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Seas, Rivers and Lakes / Моря, реки и озера

Great Britain is surrounded by great body of water all around. The eastern coast of Great Britain is washed by the North Sea. The western coast is washed by the Atlantic Ocean. There is the Irish Sea between Ireland and Great Britain. The southern coast is washed by the English Channel or La Manche ("la manche" is a French word which means "a sleeve") and the Strait of Dover or Pas de Calais.

The Strait of Dover is 32 kilometres wide and is the narrowest part of the English Channel. It separates Great Britain from the continent of Europe. The Channel Tunnel ("Chunnel"), a great tunnel which is constructed under the English Channel, now links the UK with France. Thanks to this tunnel it is possible to travel by train from Paris to London which is extremely convenient.

All the seas around Britain are shallow and are good for fishing.

Great Britain has many rivers but they are not very long. The main rivers and estuaries are the Thames, the Severn, the Clyde, the Tweed and the Humber estuary.

The Thames is the most popular and the most important river. It is suitable for navigation. Large ships can get up to London Bridge which is 50 miles away from the sea. The river Thames is also famous for many notable cities which are situated on its banks. Among them are London and Oxford.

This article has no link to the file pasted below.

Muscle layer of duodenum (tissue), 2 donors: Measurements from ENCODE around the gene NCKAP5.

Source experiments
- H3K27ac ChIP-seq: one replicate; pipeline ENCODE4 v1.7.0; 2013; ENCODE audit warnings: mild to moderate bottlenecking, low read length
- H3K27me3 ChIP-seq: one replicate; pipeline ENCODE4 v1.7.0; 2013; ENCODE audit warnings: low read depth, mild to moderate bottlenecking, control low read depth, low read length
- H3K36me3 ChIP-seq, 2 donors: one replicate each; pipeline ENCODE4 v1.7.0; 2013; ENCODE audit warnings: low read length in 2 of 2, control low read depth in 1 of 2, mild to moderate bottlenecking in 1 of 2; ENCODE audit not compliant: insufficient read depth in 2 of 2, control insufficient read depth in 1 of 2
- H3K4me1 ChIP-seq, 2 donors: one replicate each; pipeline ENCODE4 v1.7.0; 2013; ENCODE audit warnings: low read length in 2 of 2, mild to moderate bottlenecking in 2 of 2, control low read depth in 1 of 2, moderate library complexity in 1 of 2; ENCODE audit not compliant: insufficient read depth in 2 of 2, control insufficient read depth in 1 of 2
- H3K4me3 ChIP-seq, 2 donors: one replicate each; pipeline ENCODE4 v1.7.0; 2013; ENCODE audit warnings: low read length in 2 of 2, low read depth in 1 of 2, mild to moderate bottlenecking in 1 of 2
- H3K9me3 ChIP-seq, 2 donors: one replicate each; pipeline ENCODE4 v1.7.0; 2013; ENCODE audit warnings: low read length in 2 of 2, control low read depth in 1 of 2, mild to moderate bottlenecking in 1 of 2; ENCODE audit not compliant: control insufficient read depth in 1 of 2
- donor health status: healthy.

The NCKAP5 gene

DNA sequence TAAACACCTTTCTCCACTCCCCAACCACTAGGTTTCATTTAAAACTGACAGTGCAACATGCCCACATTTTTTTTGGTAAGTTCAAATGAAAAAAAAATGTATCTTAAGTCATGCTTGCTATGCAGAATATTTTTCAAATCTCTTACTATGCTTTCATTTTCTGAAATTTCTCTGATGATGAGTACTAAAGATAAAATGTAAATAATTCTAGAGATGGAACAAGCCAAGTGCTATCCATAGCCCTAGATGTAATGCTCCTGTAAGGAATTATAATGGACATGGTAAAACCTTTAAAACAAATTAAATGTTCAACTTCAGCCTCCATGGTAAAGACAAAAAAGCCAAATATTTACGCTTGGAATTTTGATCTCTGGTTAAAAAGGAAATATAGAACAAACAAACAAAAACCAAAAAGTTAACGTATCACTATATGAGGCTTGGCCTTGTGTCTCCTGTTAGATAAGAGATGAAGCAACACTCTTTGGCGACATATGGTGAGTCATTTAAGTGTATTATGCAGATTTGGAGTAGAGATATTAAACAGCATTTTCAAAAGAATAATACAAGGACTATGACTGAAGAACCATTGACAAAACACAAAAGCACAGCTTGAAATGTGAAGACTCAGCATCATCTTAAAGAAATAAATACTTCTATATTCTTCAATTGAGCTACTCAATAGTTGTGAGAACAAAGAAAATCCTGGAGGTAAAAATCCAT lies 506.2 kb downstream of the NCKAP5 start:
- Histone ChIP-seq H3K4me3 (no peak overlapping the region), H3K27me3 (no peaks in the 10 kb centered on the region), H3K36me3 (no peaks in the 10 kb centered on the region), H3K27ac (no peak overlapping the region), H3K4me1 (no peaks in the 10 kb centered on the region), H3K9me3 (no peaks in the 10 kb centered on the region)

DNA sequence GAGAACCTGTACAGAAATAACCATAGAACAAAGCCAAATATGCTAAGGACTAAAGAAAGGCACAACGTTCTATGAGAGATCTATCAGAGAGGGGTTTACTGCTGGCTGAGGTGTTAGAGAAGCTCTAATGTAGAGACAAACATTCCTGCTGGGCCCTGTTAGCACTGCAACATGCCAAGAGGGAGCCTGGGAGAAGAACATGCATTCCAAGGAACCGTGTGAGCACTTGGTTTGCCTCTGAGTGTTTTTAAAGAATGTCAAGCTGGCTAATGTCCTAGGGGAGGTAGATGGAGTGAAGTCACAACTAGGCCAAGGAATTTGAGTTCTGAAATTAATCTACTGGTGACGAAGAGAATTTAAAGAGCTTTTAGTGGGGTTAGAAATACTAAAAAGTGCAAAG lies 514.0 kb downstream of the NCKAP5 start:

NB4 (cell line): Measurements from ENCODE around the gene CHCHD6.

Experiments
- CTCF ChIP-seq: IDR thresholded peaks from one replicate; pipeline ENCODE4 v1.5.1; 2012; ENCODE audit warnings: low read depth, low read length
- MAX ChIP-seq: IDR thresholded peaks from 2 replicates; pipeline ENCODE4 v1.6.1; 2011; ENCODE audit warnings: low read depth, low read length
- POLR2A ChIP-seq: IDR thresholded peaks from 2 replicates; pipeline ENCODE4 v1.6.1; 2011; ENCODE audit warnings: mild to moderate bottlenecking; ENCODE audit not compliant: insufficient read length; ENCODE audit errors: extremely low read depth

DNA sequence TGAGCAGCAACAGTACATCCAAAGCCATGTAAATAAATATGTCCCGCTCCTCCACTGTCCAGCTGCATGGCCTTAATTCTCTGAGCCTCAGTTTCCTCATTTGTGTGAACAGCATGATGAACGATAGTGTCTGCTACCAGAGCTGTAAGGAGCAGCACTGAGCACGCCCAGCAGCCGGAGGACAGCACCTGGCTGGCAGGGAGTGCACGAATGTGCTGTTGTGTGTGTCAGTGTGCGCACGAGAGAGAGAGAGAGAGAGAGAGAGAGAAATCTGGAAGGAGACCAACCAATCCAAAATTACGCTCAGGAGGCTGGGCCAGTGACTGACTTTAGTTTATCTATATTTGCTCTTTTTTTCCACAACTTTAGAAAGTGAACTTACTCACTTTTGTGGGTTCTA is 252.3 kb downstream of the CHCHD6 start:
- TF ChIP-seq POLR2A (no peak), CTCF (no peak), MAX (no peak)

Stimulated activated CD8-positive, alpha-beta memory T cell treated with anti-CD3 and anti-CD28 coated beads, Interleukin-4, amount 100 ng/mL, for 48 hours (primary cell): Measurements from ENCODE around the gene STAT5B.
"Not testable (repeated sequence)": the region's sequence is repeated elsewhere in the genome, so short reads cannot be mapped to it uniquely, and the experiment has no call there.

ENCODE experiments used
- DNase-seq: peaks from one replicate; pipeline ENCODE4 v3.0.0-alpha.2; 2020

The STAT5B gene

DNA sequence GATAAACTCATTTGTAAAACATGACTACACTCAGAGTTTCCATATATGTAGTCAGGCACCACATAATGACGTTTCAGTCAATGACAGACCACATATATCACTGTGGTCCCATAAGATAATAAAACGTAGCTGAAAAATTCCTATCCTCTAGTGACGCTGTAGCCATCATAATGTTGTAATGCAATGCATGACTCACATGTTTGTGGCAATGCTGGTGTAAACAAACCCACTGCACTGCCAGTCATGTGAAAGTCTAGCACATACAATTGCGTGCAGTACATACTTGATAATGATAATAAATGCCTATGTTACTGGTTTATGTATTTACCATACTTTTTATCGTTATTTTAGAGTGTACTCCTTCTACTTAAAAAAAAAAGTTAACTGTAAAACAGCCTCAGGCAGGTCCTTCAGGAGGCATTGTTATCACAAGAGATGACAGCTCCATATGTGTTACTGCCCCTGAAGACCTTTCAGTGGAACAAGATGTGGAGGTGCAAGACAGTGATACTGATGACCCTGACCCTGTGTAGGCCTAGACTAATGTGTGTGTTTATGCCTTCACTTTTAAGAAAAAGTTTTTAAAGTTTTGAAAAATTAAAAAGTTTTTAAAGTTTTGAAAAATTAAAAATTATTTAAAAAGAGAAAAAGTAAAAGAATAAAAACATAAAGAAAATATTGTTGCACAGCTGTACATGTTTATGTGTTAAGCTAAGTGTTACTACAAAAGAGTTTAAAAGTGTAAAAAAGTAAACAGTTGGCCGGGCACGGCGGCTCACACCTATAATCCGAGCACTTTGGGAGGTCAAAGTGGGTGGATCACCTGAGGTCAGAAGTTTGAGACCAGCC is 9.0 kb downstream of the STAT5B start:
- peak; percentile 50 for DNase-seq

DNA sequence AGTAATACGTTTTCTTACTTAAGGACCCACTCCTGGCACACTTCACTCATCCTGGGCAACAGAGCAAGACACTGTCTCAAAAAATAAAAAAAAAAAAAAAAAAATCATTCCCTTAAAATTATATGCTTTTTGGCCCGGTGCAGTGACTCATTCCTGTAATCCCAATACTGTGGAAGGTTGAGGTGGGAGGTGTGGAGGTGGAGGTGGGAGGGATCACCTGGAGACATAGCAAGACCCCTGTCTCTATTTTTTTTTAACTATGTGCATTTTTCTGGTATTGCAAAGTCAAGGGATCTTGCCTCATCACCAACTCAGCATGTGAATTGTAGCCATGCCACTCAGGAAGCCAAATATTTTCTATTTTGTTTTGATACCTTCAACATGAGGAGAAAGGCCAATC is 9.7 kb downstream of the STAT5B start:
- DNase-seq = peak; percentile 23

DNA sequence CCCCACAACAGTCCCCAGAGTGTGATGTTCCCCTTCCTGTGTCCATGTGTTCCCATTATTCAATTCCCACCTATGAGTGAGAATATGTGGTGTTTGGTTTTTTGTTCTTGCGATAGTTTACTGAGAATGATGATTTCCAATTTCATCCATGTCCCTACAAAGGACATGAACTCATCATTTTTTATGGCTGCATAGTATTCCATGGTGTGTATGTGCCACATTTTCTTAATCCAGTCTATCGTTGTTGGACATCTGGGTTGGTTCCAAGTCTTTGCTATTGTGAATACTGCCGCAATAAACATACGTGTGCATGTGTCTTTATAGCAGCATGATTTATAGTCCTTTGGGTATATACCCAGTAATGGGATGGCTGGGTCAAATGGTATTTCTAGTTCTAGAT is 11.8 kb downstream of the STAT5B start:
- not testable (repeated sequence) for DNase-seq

There is one annual event connected with the river Thames — it is called Swan Upping.

Swan Upping is the ceremony which takes place in the third week in July on the river Thames and is in fact a census of swans. Swans are counted and marked on a 70-mile, five-day journey up the River Thames. The Queen’s Swan Marker accompanied by the Swan Uppers catch and check the health of the swans and mark all new cygnets with the same mark as their parents. Swan Upping dates from medieval times, when the Crown claimed ownership of all swans at the time and when swans were considered a tasty ceremonial dish. The swan has had its royal status since the 12th century.

The Severn is the longest river of Great Britain. It flows along the border between England and Wales. Its tributary is the river Avon. Stratford-upon-Avon is located on its bank and is the birthplace of William Shakespeare.

The Tweed flows between Scotland and England. The woolen fabric "tweed" is made in this region and it got its name from this river.

The Clyde is the main river in Scotland. Such rivers that flow down swiftly from the hills into the valleys are called "dales".

If we compare long English rivers with the big rivers of the world, they seem rather short. But still not many countries have such useful streams as England does.

The mouths of the majority of British rivers form good harbours. They are joined by canals so that it is possible to travel by water from one end of Great Britain to another.

The UK is known for its beautiful lakes. Most of them are in Scotland and north-west of England. Scottish valleys are filled with lakes. These lakes are called "lochs". There are two kinds of lakes — lakes with fresh water like Loch Ness and lakes like Norwegian fjords.

One of the most favourite British resorts is the Lake District in northern England with its beautiful lakes, valleys and hills. This district is a historical place for English literature, it is connected with the name of William Wordsworth (1770–1850), the founder of the Lake School. This school represented the romantic trend in the English literature at the beginning of the 19th century. The Lake School was actually a group of poets, the majority of whom lived in the Lake District.


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